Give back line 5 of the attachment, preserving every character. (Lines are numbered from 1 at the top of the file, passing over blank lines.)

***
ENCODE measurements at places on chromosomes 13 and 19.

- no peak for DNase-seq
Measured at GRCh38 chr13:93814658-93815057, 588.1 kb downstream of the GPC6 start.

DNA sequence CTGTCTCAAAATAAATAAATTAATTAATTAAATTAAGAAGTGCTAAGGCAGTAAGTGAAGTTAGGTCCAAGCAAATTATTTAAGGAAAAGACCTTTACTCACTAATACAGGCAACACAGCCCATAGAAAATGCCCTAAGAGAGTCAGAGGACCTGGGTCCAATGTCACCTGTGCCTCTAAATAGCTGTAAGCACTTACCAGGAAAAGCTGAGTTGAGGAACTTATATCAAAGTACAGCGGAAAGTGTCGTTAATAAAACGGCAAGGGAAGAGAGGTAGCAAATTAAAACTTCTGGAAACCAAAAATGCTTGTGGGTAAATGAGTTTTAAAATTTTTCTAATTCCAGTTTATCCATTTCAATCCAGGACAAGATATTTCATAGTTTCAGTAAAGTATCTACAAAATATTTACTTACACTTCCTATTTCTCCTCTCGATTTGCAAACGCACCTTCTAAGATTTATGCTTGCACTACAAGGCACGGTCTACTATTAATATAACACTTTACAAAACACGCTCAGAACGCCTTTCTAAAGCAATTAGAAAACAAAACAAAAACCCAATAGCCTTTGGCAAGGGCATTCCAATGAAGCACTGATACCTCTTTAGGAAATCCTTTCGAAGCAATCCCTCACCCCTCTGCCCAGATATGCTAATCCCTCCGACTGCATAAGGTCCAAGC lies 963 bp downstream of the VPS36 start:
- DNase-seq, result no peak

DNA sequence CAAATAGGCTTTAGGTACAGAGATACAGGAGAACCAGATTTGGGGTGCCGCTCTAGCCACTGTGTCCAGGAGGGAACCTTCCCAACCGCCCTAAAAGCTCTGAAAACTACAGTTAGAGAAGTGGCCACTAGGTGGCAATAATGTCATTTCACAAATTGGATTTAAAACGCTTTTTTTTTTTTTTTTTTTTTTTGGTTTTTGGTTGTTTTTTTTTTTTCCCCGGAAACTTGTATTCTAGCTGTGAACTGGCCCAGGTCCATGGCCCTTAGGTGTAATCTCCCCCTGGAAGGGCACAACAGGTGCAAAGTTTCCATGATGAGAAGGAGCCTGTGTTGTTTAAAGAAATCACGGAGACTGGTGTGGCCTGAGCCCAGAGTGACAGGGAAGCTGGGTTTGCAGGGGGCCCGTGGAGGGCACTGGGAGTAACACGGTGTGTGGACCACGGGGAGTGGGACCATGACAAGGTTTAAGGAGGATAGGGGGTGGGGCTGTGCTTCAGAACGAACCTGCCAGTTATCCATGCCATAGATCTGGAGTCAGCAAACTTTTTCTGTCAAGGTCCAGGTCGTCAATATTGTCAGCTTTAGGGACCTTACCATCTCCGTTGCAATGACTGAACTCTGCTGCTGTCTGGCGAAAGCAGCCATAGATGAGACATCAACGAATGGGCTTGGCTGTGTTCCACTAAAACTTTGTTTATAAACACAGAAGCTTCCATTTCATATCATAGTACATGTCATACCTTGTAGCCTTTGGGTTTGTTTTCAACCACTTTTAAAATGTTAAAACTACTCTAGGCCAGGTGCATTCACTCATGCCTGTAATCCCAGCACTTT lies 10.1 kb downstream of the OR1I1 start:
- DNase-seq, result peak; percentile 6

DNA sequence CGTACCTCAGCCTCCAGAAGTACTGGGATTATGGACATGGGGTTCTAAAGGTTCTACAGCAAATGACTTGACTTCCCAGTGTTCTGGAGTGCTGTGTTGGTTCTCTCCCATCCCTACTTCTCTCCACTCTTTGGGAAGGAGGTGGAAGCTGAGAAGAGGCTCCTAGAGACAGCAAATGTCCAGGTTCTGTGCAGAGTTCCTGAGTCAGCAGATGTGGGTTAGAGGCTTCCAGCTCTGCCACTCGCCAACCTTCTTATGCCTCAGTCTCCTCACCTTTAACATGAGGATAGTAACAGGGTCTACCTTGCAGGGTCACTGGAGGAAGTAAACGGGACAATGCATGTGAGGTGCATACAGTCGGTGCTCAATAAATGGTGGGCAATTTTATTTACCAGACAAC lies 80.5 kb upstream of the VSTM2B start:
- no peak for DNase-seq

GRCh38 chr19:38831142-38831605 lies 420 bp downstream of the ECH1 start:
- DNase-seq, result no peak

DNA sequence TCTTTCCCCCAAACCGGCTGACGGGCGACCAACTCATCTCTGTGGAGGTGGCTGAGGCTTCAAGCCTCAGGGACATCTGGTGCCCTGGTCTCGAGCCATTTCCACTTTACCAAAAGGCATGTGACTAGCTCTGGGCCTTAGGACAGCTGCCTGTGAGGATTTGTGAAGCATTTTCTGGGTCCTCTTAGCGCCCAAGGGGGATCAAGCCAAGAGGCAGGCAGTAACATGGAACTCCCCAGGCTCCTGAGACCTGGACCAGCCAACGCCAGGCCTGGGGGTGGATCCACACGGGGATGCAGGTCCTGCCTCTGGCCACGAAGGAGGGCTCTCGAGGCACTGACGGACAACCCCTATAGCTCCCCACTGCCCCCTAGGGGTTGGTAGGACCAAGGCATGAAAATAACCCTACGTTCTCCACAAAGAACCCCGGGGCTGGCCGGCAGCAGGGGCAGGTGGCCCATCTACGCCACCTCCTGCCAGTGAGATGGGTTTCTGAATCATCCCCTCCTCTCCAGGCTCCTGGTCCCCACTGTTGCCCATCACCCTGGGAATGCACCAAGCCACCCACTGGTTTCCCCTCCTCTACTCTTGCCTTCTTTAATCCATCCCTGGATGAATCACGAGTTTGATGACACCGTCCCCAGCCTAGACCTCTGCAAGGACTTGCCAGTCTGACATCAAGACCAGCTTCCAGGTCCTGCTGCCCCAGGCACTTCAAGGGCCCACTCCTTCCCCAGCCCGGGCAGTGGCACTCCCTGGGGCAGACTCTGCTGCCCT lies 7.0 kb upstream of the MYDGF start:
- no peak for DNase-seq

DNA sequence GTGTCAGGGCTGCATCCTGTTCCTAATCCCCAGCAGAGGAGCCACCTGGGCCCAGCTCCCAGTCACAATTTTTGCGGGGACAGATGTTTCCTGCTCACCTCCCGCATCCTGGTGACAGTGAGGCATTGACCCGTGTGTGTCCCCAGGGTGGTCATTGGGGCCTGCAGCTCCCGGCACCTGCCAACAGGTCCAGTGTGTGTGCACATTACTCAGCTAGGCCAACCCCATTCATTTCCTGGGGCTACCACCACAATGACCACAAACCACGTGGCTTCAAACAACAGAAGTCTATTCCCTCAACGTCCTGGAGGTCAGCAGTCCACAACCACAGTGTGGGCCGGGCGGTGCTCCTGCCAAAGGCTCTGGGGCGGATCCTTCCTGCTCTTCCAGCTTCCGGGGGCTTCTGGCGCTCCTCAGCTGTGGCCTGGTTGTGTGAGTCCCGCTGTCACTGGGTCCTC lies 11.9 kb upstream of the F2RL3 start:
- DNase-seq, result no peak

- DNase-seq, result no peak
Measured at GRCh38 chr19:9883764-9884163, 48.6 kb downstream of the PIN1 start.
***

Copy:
- DNase-seq, result no peak